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Kondysar
Created by Administrator Account in 5/19/2010 2:54:41 PM


...I am very new to geneology but I am trying to research my family the Kondysar's from a town called Rudnik n. Sanem. I am interested in that name, and have been told it is a name of some signifigance, and that it might actually be of Russian and or Jewish descent...

Well, first I looked to see if I could get any hard data on the name. A 10-volume set that lists all surnames of Poles as of 1990, and gives a breakdown on what provinces they lived in, shows Kondysar to be a very rare name -- as of 1990 there were only 15 of them, 11 living in Tarnobrzeg province, 4 in Wroclaw province. "Rudnik nad Sanem" means "Rudnik on the San River" (to distinguish it from other places named Rudnik), and Rudnik nad Sanem is in Tarnobrzeg province in southeastern Poland; so it appears we can say there are still some 11 people with your name living in or fairly near Rudnik, since Tarnobrzeg province isn't all that big.

Unfortunately I don't have further details such as first names and addresses; but perhaps you could get those from a search of the Tarnobrzeg province phone book. The Polish Genealogical Society of the Northeast probably has that directory, and it will look up such data for a very moderate fee -- since you're only asking about one name and have a very good idea where it's find, I think it would be pretty cheap, maybe $10-20 at the most. You might try writing the PGS-NE at 8 Lyle Rd., New Britain CT 06053, and see if they can help you. Polish phone directories are not nearly as comprehensive as those in the U.S. -- phones in private homes are less common there -- but you might get lucky and find a Kondysar listed. If so, he/she is almost certainly a relative!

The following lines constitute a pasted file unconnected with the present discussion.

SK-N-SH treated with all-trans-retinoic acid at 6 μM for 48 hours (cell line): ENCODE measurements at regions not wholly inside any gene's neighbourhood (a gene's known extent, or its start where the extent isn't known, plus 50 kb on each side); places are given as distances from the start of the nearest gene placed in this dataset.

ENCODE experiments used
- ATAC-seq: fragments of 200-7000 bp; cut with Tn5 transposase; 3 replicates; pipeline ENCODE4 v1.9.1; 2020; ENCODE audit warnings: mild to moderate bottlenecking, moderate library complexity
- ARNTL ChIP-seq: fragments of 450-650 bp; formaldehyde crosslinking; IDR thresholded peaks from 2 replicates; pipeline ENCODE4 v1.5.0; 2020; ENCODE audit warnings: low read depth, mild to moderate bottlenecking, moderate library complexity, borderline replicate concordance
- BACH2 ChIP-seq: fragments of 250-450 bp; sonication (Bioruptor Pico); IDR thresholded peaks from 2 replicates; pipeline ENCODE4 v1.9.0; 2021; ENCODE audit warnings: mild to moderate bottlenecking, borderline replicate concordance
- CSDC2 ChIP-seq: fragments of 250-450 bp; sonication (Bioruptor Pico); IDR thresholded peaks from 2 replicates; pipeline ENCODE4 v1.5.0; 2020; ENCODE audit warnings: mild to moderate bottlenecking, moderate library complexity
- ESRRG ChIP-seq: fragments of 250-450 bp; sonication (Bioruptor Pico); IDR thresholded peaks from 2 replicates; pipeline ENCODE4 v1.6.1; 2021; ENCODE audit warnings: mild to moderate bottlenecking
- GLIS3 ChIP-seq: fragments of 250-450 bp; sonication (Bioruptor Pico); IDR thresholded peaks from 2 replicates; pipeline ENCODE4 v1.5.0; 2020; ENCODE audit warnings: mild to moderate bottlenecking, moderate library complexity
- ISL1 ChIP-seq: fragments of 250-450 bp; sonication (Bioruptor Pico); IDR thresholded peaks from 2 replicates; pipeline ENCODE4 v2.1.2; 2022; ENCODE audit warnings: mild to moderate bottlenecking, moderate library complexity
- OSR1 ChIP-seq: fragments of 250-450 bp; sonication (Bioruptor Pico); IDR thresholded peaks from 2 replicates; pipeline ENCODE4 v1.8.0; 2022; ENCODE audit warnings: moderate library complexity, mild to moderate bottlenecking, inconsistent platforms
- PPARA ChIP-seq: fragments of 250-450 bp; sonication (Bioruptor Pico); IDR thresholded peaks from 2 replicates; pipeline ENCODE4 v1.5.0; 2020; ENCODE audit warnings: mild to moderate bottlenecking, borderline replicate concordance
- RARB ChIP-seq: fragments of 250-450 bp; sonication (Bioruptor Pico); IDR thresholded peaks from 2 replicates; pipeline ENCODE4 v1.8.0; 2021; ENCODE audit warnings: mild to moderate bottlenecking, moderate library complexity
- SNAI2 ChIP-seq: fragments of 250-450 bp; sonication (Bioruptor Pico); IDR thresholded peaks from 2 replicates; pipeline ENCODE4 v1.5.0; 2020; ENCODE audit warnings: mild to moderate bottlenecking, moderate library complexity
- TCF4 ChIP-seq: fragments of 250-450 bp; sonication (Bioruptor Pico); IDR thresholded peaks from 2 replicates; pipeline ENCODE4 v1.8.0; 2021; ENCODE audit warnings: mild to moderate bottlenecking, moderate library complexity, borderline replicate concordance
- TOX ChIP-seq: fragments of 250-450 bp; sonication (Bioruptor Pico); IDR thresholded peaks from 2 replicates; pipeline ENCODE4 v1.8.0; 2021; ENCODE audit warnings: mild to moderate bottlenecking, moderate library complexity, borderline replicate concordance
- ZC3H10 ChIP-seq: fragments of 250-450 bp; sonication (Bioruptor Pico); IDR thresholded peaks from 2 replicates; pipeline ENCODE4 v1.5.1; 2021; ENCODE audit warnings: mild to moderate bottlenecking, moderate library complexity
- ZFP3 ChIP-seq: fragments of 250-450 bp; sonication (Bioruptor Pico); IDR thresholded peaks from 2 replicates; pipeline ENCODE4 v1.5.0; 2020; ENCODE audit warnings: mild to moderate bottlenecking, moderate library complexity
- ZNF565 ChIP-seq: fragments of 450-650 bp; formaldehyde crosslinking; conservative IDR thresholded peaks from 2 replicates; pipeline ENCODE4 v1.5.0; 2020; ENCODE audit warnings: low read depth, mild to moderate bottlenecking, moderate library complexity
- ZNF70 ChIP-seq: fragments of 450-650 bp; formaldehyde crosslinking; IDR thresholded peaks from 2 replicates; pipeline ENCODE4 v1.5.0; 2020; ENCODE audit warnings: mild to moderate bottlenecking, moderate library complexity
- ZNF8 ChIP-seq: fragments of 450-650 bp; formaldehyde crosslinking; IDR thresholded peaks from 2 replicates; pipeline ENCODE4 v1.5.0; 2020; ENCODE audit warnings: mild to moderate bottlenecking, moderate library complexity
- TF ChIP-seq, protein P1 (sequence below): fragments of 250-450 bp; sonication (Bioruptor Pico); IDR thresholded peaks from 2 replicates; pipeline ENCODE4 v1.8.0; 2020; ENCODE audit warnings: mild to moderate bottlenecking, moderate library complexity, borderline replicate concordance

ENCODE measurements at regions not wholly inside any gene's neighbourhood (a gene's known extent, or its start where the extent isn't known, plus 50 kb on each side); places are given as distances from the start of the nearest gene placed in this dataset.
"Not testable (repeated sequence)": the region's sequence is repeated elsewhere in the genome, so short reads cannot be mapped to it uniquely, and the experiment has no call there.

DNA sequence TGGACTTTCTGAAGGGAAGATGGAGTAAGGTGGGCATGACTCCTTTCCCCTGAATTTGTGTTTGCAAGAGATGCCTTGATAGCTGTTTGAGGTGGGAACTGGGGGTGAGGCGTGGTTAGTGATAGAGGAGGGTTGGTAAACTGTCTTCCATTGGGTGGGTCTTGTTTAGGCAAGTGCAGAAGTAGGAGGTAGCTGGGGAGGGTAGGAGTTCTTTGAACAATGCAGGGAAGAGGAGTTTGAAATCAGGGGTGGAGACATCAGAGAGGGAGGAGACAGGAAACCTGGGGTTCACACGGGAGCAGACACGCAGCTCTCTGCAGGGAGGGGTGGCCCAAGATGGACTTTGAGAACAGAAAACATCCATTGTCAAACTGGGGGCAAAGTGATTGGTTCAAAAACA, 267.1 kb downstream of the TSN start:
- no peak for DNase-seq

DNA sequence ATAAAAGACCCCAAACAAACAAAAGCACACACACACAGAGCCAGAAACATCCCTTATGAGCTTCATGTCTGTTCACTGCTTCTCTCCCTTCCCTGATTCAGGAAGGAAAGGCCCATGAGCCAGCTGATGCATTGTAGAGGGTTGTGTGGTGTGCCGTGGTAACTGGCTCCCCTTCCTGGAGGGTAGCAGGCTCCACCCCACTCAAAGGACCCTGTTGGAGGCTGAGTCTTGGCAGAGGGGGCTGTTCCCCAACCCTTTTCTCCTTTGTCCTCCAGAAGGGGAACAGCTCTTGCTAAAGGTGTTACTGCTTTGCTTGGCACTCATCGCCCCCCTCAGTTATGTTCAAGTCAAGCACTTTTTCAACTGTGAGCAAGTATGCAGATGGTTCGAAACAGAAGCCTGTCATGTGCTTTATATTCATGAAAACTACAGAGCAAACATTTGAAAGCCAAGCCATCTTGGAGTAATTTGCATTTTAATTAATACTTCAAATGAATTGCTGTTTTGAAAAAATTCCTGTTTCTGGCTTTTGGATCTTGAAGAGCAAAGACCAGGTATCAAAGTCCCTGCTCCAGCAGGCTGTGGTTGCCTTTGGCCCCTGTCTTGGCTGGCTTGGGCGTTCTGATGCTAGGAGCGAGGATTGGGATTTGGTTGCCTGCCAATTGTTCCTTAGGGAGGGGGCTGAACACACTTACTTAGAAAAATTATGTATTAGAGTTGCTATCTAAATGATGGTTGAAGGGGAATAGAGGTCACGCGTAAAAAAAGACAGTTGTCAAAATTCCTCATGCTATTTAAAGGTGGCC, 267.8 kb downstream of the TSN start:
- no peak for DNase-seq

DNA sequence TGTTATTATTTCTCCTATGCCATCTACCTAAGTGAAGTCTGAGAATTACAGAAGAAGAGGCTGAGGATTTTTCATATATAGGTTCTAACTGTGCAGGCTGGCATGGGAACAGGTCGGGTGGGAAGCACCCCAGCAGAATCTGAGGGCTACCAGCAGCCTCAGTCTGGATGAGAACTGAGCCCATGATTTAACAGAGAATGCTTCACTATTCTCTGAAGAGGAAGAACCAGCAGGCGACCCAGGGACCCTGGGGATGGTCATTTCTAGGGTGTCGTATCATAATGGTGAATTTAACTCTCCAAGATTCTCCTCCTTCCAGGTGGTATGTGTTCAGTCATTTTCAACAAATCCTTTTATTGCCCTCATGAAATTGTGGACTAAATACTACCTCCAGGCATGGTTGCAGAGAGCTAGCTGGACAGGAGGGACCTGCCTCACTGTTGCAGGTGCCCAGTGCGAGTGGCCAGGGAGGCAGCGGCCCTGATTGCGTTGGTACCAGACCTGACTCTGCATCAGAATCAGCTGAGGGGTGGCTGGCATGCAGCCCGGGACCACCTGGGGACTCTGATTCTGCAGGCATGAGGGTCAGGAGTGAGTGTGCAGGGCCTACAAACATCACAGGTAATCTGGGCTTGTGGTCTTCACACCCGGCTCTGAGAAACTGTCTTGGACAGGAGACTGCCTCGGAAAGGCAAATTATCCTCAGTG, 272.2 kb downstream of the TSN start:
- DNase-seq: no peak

The origin of the name is a puzzle. On the whole, I doubt it's Jewish; but I think the reason you were told that is that a book by Alexander Beider listing Russian Jews' surnames mentions a Kundysh, saying it comes from a Russian word for a kind of clothing, or from Yiddish kundes, "wanton, wag." But no mention of Kondysar. And if the family were Jewish, I would think chances are good Beider would have mentioned the name; and I'm not convinced the surname comes from either of those words anyway.

Since none of my sources mention this name, I went looking through my 8-volume Polish-language dictionary to see if there was any plausible root it might have come from. I discovered there is a term kondys, a variant of the word usually seen as kundel, which is a kind of mongrel dog, often used by shepherds or herdsmen; it can also be a kind of slang term for a simpleton or good-for-nothing fellow. In the Slavic languages the suffix -ar (in Polish -arz) usually means much the same as -er in English, so I tend to suspect that a Kondysar would be a person who bred or used such dogs; that strikes me as a bit more probable than the "simpleton" connection. The name might be of Slovakian or Ukrainian origin, in view of where Rudnik is located. That's even more likely because those languages are more likely to use -ar where a truly Polish form would be something like Kondysarz. But down in southeastern Poland you get a kind of linguistic mixing, so that a person might well be a Polish citizen and yet bear a name that shows traces of Ukrainian or Slovakian influence. I think that may account for the -ar form (it's interesting that there was no listing of anyone named Kondysarz). This suggests the name is rare and might not be originally Polish; but clearly there are a few folks by that name living in southeastern Poland, and they're probably related to you.

If you get in touch with them, they might be able to shed more light on exactly what Kondysar means. My guess is that it originally meant someone who bred or used mutts to watch herds. But that is merely an educated guess, and could prove completely wrong!

Anyway, that's the best I can offer you. I hope you have some luck getting in contact with the Kondysar's living near Rudnik -- if you do, I'd be quite interested in hearing what they say about the name. And in any case, I wish you the best of luck with your research!

Copyright © 1998 W.F. Hoffman. All rights reserved. Used by permission.
 

 

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